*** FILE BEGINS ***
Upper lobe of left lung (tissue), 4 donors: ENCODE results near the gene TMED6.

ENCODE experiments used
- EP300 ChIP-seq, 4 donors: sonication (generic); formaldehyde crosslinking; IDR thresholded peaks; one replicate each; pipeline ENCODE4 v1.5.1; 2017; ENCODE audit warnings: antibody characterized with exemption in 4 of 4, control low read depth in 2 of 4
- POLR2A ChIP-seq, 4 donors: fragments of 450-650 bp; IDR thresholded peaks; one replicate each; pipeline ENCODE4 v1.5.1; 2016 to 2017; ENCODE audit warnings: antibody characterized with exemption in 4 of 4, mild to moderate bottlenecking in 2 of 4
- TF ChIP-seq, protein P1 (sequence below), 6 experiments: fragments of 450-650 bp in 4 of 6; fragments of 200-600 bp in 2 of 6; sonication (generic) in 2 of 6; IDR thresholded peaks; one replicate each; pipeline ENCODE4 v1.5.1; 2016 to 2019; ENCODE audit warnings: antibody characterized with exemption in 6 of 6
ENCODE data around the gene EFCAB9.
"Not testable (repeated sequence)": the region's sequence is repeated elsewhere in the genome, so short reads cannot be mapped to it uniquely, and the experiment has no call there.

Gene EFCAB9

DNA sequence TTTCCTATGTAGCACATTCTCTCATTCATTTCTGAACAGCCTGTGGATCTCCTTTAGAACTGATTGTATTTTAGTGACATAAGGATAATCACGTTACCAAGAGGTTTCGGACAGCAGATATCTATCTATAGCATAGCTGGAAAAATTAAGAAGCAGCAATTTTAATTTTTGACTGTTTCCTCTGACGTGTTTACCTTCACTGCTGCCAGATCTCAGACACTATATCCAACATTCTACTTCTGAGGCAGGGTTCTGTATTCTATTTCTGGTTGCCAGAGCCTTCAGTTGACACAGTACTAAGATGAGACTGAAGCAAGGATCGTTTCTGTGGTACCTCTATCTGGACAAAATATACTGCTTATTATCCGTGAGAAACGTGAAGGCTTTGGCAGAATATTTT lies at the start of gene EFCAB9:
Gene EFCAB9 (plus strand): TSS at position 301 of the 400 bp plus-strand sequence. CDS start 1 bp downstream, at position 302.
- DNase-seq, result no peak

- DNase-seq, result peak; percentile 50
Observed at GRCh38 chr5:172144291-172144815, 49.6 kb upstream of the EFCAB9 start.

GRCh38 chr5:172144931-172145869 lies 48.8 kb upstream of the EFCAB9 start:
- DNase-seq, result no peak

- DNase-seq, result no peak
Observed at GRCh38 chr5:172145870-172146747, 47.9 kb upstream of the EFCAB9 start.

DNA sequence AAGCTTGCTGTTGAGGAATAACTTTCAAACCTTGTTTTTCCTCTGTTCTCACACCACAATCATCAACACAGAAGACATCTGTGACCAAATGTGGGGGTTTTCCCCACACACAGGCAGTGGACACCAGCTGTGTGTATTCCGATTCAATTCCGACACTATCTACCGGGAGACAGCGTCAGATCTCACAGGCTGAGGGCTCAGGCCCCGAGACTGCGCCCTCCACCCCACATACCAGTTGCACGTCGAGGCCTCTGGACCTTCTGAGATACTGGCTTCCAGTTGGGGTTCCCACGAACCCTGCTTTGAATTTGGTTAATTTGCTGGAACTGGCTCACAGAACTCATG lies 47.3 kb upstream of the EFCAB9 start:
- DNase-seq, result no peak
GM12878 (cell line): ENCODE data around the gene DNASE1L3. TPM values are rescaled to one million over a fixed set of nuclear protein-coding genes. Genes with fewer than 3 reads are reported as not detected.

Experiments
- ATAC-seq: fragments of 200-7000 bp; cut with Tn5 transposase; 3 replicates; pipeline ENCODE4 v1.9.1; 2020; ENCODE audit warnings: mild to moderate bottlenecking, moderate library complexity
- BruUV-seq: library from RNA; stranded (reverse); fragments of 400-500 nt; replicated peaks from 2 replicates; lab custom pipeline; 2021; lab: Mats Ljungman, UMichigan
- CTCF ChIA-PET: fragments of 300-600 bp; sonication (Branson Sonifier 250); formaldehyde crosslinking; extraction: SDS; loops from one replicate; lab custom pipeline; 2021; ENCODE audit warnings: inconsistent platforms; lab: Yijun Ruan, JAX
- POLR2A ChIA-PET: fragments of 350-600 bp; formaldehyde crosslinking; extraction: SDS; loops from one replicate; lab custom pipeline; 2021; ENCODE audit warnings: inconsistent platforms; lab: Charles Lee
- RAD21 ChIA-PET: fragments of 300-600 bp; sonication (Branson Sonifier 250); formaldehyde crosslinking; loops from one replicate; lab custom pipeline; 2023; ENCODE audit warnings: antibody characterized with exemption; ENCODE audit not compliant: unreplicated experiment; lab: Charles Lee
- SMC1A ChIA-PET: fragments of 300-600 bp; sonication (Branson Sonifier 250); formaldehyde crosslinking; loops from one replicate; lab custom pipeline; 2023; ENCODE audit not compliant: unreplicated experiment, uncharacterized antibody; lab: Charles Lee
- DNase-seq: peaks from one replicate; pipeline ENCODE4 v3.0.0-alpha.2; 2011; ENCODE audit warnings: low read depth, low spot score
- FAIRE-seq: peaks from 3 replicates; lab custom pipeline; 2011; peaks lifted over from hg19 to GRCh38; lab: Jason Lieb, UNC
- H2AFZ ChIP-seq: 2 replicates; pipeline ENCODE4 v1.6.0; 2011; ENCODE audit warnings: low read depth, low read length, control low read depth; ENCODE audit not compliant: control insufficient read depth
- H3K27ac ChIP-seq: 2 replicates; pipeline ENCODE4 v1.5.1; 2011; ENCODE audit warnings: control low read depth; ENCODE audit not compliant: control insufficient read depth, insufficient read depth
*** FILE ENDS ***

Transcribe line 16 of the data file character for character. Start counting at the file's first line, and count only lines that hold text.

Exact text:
- DNase-seq, result no peak